African leaders meet on Friday for their annual summit with conflict topping the agenda, especially Nigeria’s Boko Haram insurgents, as well as efforts to stem Ebola.
While the official theme of the African Union meeting will be women’s empowerment, leaders from the 54-member bloc will once again be beset by a string of crises across the continent.
Preparatory talks this week ahead of the two-day meeting at the AU headquarters in the Ethiopian capital have seen promises by AU chief Nkosazana Dlamini-Zuma to drum up “collective African efforts” to tackle the Islamists.
Late Thursday, the AU Peace and Security Council called for regional five-nation force of 7 500 troops to deploy to stop the “horrendous” rise of the insurgents.
More than 13 000 people have been killed and more than one million made homeless by Boko Haram violence since 2009.
Leaders are also expected to elect Zimbabwe’s President Robert Mugabe to the organisation’s one-year rotating chair, replacing Mauritania’s President Mohamed Ould Abdel Aziz.
Mugabe, a former liberation war hero who aged 90 is Africa’s oldest president and the third-longest serving leader, is viewed with deep respect by many on the continent.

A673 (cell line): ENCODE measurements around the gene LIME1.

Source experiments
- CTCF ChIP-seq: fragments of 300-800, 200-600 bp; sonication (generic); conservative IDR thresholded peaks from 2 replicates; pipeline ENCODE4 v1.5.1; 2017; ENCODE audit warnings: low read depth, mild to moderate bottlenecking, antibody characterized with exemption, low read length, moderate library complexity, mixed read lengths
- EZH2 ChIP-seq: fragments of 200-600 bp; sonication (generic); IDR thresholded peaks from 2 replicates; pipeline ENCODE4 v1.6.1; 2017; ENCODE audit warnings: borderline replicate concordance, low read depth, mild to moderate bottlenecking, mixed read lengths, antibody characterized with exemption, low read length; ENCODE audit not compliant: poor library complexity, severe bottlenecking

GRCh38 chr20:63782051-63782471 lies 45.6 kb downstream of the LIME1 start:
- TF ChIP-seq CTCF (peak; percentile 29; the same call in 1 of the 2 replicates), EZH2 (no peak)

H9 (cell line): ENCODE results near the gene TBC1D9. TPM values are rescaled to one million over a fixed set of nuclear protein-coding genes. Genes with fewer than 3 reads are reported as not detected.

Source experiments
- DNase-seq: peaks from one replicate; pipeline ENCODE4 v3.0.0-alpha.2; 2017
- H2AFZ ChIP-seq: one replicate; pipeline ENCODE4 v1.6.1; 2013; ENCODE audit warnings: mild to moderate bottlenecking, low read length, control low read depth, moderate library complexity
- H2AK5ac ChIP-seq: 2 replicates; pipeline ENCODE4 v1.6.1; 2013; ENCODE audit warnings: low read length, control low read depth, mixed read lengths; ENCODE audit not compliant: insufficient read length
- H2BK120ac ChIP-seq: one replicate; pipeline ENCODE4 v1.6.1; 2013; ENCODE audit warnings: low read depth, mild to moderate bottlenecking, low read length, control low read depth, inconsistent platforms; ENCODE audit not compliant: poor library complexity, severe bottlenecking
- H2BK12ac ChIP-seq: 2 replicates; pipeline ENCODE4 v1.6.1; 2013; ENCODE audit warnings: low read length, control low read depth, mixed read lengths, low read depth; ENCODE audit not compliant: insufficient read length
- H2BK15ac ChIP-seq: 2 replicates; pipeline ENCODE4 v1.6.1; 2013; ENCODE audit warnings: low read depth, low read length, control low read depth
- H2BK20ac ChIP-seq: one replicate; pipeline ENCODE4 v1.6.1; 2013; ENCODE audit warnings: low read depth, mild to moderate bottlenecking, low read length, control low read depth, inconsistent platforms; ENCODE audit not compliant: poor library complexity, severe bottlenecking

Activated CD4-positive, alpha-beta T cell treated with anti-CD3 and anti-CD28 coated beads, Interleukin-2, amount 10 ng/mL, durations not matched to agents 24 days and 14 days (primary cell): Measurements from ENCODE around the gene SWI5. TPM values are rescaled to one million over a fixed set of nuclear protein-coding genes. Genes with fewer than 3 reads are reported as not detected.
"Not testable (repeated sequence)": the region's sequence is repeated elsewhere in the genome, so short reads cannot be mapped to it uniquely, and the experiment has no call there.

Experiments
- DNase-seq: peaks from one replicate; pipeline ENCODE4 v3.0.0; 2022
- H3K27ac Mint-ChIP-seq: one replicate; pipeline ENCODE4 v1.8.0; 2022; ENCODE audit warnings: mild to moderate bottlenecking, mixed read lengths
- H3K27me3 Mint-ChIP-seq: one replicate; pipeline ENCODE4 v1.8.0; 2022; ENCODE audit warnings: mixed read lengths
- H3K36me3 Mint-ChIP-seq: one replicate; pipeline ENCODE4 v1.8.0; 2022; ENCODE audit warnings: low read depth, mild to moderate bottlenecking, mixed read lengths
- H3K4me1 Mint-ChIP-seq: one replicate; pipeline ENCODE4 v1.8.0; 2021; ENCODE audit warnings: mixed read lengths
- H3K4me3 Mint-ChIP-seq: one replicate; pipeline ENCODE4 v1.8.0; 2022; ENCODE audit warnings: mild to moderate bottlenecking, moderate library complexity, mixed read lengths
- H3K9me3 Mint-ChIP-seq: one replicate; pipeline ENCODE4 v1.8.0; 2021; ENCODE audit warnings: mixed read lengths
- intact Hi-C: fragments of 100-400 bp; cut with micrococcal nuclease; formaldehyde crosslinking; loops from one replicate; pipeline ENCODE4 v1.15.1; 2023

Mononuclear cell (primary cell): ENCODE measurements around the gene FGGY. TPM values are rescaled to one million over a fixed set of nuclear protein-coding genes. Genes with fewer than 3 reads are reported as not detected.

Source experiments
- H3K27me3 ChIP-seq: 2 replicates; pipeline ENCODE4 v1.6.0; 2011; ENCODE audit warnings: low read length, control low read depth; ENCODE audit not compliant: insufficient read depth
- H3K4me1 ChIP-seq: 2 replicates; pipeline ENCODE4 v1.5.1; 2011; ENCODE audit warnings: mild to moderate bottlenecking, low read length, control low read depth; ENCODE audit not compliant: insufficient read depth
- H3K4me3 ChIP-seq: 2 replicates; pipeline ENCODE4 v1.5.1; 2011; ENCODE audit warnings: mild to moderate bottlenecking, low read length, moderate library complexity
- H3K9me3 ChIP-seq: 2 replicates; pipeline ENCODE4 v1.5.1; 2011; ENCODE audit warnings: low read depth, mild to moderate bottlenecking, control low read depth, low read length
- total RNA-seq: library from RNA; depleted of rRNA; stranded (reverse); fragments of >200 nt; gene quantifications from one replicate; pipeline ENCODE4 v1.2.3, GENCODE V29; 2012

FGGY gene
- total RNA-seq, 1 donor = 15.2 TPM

But he is also subject to travel bans from both the United States and European Union in protest at political violence and intimidation.
Elections and Ebola
With over a dozen elections due to take place this year across Africa, the focus at the talks will also be on how to ensure peaceful polls.
The Institute for Security Studies, an African think-tank, warns that “many of these are being held in a context that increases the risk of political violence”.
Wars in South Sudan and the Central African Republic – both nations scheduled to hold elections – as well as in Libya are also due to draw debate.
South Sudan’s warring parties met Thursday in the latest push for a lasting peace deal, with six previous ceasefire commitments never holding for more than a few days – and sometime just hours – on the ground.
Tens of thousands of people have been killed in more than a year of civil war, with peace talks led by the regional East African bloc IGAD due following the summit.
Also topping the agenda is the question of financing regional forces, amid broader debates on funding the AU, a thorny issue for the bloc, once heavily bankrolled by toppled Libyan strongman Muammar Gaddafi.
African leaders will also discuss the economic recovery of countries affected by the Ebola virus, setting up a “solidarity fund” and planning a proposed African Centre for Disease Control.
The worst outbreak of the virus in history has seen nearly 9 000 deaths in a year – almost all of them in the three west African countries of Liberia, Guinea and Sierra Leone – and sparked a major health scare worldwide.